The third section, "Education and Play," focuses on schooling, games, and toys. Rosie Kennedy and Rachel Duffett demonstrate how toys can be used to explore the wartime experiences of British children and adults. Kennedy considers how the popularity of war-themed toys reflected Britain's excitement at the outbreak of war. She then investigates how the toy industry turned away from war-themed toys as British citizens became exhausted and appalled by the conflict. She also examines the fear among many adults that children were finding too much joy in the "'ghastly' side of war" (234), especially when they re-enacted the screams and experiences of war casualties. Duffet furthers this discussion by examining how toys such as the "exploding trench," which was pulled from shelves shortly after its release in 1915, were thought to cross "an invisible line" between the realities that children could mimic in their play and those deemed unsuitable. Both scholars discuss the challenges involved in studying toys, but ultimately demonstrate their usefulness as a primary source. Emer O'Sullivan continues the theme of play by examining how German authors created humorous war-themed texts that focused on children playing war instead of adults fighting in actual wars, while Kristine Moruzi examines children's letters in the Grain Growers Guide (a periodical published in Winnipeg and read throughout the Canadian Prairies) that reveal how children contributed to the war effort and how they understood their war work.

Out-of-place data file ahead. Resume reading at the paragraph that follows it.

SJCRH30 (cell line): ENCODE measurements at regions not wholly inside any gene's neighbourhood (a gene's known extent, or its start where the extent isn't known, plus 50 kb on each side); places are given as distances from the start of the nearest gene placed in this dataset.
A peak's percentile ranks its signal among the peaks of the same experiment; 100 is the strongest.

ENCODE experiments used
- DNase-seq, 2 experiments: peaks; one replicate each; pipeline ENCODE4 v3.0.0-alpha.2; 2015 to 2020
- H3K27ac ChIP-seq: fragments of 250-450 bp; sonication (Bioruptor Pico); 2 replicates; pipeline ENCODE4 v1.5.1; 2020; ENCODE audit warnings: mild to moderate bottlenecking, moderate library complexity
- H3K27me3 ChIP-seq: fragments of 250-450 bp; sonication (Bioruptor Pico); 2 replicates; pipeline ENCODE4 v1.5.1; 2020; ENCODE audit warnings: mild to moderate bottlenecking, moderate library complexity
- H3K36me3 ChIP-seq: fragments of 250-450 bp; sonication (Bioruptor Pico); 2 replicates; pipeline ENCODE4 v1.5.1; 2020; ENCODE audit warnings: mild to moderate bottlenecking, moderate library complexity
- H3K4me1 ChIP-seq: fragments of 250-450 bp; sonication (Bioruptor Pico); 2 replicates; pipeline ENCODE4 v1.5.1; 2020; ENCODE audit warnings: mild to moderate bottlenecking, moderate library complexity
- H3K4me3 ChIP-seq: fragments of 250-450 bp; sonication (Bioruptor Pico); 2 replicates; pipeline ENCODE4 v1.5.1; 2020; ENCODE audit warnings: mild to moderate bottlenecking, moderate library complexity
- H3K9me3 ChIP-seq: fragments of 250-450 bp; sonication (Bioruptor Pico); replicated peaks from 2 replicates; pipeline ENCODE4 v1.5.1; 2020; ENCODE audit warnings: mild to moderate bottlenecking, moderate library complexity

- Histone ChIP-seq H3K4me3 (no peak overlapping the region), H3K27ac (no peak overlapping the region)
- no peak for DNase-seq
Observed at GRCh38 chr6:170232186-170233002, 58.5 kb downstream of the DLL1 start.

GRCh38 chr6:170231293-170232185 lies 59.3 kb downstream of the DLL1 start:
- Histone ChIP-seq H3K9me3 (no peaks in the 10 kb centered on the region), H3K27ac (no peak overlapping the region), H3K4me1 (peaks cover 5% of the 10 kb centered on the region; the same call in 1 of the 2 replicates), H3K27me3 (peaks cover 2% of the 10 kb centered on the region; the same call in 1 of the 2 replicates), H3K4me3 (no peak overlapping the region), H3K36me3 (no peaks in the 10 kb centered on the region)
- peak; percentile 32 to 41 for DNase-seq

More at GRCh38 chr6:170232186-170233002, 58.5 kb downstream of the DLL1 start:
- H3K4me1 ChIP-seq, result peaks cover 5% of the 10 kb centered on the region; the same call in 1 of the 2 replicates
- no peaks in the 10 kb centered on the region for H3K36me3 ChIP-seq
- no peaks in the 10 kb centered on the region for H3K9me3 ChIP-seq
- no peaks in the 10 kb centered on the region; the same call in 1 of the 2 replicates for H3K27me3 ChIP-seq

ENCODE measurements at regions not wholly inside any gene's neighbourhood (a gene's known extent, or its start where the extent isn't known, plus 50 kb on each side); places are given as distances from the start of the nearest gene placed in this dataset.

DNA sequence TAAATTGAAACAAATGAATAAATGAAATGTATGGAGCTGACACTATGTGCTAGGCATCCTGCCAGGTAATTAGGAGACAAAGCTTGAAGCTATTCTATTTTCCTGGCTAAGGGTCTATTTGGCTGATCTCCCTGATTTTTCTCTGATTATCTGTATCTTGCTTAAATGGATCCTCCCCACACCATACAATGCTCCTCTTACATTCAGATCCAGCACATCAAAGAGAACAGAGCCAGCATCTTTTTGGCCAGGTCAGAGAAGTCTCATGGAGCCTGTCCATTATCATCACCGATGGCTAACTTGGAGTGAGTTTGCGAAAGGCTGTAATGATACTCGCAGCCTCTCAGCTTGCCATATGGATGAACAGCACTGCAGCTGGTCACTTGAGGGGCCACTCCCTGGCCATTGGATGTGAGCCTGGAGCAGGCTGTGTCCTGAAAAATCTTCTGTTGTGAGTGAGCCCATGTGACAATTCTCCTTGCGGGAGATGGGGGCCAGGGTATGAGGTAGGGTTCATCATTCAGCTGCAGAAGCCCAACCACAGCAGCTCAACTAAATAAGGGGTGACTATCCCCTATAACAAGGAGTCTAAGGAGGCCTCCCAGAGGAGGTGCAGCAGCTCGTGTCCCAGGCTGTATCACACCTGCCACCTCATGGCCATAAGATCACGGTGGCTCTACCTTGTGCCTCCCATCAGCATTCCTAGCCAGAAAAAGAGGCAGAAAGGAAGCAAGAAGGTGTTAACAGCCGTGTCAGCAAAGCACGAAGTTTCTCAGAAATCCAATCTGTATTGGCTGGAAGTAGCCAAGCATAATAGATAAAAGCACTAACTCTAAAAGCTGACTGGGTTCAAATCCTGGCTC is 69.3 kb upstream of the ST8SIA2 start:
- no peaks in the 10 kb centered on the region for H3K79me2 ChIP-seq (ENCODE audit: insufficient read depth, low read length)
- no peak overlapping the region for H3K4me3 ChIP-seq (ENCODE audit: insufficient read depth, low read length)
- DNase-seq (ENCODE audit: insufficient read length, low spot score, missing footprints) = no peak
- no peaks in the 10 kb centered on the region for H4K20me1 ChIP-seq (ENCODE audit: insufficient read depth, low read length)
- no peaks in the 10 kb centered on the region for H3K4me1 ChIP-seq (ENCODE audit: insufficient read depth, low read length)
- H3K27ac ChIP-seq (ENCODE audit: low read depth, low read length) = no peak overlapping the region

The book's final section examines children's wartime activism and the influence of childhood experiences on the wartime activism of adults. Margaret R. Higonnet demonstrates how literary narratives inspired girls' wartime activism (such as volunteer work and nursing) by tracing stories about heroines from the American Revolution and Civil War that were recycled during the First World War. She also situates the American heroines within the larger context of European girls' culture. Marnie Hay's article broadens the boundaries of child activism by showing how children in the Na Finna Eireann (the Irish nationalist response to the Boy Scouts) engaged or did not engage in the First World War, the Easter Revolution, and the Irish War of Independence. She concludes that most of the club's youthful members saw their childhood training as preparation not for the First World War, but for the Irish War of Independence. Branden Little and Sian Pooley consider how adults' activism in global conflicts can be shaped by their childhood experiences. Little argues that the Americans who served in Second World War were motivated to see America as an international power because they had been mobilized as children during the First World War in organizations such as the Junior Red Cross. While Pooley argues that the "militarist ideals and war-centered cultures" of Britain in the Edwardian period had only a "limited and contingent impact on the lives and aspirations" of children (311), therefore, she argues that soldiers in the First World War chose to enlist because they had a deep sense of duty, not because of the militaristic ideals they had been taught in childhood.